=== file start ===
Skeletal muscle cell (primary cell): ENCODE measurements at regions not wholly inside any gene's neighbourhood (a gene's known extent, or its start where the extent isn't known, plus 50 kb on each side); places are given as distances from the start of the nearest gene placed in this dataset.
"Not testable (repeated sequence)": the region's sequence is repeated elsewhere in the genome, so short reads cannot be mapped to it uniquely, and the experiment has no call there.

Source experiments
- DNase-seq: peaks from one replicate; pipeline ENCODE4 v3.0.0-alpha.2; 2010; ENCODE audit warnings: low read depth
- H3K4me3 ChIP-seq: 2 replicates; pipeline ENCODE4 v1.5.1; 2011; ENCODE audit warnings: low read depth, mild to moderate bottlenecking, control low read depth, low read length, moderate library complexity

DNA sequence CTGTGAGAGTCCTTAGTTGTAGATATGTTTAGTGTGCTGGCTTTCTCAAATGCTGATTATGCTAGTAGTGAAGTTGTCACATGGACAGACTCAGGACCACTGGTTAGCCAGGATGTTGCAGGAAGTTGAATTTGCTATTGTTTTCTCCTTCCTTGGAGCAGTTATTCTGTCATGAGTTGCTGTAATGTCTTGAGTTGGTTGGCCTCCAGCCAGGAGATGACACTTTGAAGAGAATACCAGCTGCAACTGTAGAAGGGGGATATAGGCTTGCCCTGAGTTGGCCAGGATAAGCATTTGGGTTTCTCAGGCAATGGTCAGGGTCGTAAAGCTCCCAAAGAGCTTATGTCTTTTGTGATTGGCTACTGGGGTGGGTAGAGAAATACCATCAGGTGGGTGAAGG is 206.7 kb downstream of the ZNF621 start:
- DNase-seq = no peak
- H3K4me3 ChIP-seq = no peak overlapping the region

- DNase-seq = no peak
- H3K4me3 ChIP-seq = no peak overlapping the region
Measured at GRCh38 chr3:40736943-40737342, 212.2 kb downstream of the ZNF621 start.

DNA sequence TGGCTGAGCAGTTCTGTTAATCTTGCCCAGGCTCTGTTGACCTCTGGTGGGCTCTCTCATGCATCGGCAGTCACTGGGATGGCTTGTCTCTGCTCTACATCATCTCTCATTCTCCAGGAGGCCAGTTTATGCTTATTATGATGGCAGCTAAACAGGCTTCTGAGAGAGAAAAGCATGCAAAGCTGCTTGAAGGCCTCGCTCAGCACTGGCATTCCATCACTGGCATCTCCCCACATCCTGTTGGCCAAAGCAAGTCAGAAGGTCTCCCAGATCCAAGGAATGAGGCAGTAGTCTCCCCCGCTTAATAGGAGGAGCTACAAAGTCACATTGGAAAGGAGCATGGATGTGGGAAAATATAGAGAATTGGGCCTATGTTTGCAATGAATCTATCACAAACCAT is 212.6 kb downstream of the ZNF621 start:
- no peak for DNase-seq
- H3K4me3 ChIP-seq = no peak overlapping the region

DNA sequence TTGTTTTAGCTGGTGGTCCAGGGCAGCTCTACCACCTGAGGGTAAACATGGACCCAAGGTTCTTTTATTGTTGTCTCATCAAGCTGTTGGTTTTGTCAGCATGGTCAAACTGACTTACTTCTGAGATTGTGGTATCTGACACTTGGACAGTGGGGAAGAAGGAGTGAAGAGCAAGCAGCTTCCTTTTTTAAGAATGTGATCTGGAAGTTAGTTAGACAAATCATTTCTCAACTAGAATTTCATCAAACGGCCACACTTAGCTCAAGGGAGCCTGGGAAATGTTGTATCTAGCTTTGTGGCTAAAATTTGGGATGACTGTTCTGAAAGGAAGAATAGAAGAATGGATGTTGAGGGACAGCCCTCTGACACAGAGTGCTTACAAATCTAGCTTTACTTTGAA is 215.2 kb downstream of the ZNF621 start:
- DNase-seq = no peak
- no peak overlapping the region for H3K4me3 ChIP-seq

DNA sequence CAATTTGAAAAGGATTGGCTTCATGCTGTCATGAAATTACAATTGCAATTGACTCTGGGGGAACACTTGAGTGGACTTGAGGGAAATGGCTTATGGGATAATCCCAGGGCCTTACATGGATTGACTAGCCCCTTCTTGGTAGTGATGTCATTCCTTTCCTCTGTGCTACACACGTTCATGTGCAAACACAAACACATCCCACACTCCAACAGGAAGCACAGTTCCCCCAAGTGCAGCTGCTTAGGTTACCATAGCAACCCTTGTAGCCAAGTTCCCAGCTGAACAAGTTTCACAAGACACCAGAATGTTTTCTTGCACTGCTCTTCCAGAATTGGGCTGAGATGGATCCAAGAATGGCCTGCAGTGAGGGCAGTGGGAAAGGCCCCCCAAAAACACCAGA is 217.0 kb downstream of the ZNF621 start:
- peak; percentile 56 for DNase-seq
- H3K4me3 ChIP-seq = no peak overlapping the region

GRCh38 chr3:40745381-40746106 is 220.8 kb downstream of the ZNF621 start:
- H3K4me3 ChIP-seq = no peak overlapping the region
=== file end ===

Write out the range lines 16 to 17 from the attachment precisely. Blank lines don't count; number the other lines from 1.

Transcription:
- DNase-seq = no peak
- no peak overlapping the region for H3K4me3 ChIP-seq